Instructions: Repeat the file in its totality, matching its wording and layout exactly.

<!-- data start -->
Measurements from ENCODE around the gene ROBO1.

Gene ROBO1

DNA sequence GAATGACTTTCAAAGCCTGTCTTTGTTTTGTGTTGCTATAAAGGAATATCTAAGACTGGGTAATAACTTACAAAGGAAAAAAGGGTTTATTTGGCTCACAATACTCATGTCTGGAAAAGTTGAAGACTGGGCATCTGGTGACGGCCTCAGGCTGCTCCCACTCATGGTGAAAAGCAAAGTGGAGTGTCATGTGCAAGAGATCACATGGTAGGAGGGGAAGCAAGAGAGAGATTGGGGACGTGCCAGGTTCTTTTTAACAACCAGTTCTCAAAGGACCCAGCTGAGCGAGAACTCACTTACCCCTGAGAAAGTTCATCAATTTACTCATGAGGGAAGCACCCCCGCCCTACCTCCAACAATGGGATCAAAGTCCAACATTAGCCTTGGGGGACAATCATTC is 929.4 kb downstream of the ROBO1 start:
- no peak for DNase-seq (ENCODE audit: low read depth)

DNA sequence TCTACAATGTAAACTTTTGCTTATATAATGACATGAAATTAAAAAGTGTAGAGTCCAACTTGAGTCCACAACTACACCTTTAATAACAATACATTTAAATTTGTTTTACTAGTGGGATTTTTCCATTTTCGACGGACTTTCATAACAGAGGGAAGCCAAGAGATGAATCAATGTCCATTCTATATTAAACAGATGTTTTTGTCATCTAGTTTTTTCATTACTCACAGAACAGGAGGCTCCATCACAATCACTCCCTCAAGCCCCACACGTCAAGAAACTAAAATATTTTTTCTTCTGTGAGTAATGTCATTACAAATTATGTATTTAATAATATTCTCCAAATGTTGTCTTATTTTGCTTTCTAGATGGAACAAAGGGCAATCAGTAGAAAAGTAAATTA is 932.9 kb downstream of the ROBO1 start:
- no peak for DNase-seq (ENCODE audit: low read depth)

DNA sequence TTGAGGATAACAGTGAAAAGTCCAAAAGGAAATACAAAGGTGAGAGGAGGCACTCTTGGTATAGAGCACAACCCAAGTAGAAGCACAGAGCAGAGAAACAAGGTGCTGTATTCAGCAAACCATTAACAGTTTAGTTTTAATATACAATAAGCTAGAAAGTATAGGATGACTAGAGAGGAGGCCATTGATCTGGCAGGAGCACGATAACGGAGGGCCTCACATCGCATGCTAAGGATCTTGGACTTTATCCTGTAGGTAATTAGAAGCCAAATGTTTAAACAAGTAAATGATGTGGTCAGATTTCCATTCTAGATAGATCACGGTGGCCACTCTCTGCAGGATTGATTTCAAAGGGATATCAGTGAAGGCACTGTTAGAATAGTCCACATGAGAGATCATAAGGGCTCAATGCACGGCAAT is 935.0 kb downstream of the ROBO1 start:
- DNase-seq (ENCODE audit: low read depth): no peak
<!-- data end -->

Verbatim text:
Measurements from ENCODE around the gene ROBO1.

Gene ROBO1

DNA sequence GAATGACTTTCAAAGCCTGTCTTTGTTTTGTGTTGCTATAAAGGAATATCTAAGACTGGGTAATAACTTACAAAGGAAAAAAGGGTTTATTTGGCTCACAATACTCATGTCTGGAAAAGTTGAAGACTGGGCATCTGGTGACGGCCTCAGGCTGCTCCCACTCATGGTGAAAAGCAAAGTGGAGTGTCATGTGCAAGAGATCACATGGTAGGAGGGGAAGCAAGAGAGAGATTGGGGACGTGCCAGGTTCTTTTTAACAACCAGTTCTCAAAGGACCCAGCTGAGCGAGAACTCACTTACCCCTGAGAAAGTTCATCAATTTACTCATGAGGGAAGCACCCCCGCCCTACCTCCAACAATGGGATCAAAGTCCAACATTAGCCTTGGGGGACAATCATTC is 929.4 kb downstream of the ROBO1 start:
- no peak for DNase-seq (ENCODE audit: low read depth)

DNA sequence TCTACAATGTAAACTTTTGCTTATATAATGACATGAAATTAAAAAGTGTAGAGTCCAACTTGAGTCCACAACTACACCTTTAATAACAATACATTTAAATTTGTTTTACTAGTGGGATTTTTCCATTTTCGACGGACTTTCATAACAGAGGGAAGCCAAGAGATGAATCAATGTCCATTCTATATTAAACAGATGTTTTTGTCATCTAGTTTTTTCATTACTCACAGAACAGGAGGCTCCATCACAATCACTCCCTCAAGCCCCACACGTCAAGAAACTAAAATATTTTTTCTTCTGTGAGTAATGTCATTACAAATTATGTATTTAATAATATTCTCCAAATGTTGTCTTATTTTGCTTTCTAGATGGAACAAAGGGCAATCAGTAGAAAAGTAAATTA is 932.9 kb downstream of the ROBO1 start:
- no peak for DNase-seq (ENCODE audit: low read depth)

DNA sequence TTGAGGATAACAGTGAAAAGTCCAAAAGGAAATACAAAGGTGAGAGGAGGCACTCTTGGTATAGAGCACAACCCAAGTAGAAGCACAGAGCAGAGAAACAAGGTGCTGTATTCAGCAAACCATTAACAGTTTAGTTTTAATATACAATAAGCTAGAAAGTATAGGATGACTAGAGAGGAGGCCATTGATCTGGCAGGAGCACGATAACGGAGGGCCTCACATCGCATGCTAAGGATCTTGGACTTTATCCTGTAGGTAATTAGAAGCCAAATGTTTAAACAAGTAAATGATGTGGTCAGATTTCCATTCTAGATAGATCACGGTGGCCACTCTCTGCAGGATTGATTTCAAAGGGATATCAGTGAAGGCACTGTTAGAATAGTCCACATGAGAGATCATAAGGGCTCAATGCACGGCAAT is 935.0 kb downstream of the ROBO1 start:
- DNase-seq (ENCODE audit: low read depth): no peak